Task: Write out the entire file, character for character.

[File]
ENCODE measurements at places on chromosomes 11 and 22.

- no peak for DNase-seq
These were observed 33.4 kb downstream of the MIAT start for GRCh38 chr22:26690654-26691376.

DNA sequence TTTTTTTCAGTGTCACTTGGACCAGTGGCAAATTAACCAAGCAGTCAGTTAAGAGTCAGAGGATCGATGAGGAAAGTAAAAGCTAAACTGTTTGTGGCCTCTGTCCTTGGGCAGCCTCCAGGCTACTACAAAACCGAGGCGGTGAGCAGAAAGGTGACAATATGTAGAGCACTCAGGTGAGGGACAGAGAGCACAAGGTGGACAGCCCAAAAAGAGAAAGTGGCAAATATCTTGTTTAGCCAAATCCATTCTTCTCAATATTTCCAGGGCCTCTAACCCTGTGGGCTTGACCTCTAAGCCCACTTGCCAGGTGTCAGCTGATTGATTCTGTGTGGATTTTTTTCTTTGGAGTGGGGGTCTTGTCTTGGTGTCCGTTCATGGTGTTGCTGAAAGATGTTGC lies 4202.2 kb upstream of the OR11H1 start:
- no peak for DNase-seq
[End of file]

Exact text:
ENCODE measurements at places on chromosomes 11 and 22.

- no peak for DNase-seq
These were observed 33.4 kb downstream of the MIAT start for GRCh38 chr22:26690654-26691376.

DNA sequence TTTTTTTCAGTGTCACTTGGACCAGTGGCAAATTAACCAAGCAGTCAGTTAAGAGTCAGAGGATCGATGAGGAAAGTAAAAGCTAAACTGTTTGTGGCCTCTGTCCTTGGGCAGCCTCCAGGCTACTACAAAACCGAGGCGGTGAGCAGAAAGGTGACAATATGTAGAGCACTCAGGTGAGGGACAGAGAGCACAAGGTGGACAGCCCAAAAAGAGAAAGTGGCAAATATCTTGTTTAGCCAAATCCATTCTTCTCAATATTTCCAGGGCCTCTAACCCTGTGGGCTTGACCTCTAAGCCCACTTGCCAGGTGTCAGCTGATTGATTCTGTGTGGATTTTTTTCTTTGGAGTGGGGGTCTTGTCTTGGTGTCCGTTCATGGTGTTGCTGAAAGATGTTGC lies 4202.2 kb upstream of the OR11H1 start:
- no peak for DNase-seq